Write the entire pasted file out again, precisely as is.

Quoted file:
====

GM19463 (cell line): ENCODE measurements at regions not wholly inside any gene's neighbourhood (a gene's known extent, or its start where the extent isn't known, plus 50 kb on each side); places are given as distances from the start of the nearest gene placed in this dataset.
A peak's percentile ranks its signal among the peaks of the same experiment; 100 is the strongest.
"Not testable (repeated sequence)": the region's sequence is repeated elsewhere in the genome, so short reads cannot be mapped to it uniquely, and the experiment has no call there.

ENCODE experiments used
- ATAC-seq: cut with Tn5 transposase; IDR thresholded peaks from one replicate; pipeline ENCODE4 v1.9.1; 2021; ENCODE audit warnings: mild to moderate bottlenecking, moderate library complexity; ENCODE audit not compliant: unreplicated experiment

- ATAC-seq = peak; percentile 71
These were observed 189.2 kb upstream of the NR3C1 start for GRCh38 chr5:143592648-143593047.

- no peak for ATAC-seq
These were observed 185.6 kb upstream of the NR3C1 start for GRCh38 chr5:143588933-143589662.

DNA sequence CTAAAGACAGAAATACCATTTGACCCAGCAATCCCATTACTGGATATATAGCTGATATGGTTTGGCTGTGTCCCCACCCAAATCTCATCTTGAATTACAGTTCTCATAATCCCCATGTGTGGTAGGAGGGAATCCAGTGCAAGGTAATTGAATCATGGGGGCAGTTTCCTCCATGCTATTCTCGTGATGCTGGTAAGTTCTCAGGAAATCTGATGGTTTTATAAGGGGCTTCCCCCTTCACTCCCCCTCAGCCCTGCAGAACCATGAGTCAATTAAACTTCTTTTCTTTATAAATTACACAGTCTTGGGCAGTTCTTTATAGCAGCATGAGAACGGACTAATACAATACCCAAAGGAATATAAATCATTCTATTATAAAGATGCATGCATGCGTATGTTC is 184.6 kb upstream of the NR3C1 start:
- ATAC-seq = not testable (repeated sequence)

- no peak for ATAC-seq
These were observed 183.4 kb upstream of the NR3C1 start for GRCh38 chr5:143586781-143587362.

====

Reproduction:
GM19463 (cell line): ENCODE measurements at regions not wholly inside any gene's neighbourhood (a gene's known extent, or its start where the extent isn't known, plus 50 kb on each side); places are given as distances from the start of the nearest gene placed in this dataset.
A peak's percentile ranks its signal among the peaks of the same experiment; 100 is the strongest.
"Not testable (repeated sequence)": the region's sequence is repeated elsewhere in the genome, so short reads cannot be mapped to it uniquely, and the experiment has no call there.

ENCODE experiments used
- ATAC-seq: cut with Tn5 transposase; IDR thresholded peaks from one replicate; pipeline ENCODE4 v1.9.1; 2021; ENCODE audit warnings: mild to moderate bottlenecking, moderate library complexity; ENCODE audit not compliant: unreplicated experiment

- ATAC-seq = peak; percentile 71
These were observed 189.2 kb upstream of the NR3C1 start for GRCh38 chr5:143592648-143593047.

- no peak for ATAC-seq
These were observed 185.6 kb upstream of the NR3C1 start for GRCh38 chr5:143588933-143589662.

DNA sequence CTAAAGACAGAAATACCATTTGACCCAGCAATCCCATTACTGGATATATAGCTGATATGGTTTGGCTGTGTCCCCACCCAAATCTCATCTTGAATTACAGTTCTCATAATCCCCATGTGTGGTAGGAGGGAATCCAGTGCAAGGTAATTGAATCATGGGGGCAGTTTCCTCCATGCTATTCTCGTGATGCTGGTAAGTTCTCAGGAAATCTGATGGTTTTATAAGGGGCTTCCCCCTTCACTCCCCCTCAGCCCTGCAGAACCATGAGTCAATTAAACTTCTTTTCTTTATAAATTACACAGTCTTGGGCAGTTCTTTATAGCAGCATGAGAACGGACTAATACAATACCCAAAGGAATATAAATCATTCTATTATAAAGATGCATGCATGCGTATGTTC is 184.6 kb upstream of the NR3C1 start:
- ATAC-seq = not testable (repeated sequence)

- no peak for ATAC-seq
These were observed 183.4 kb upstream of the NR3C1 start for GRCh38 chr5:143586781-143587362.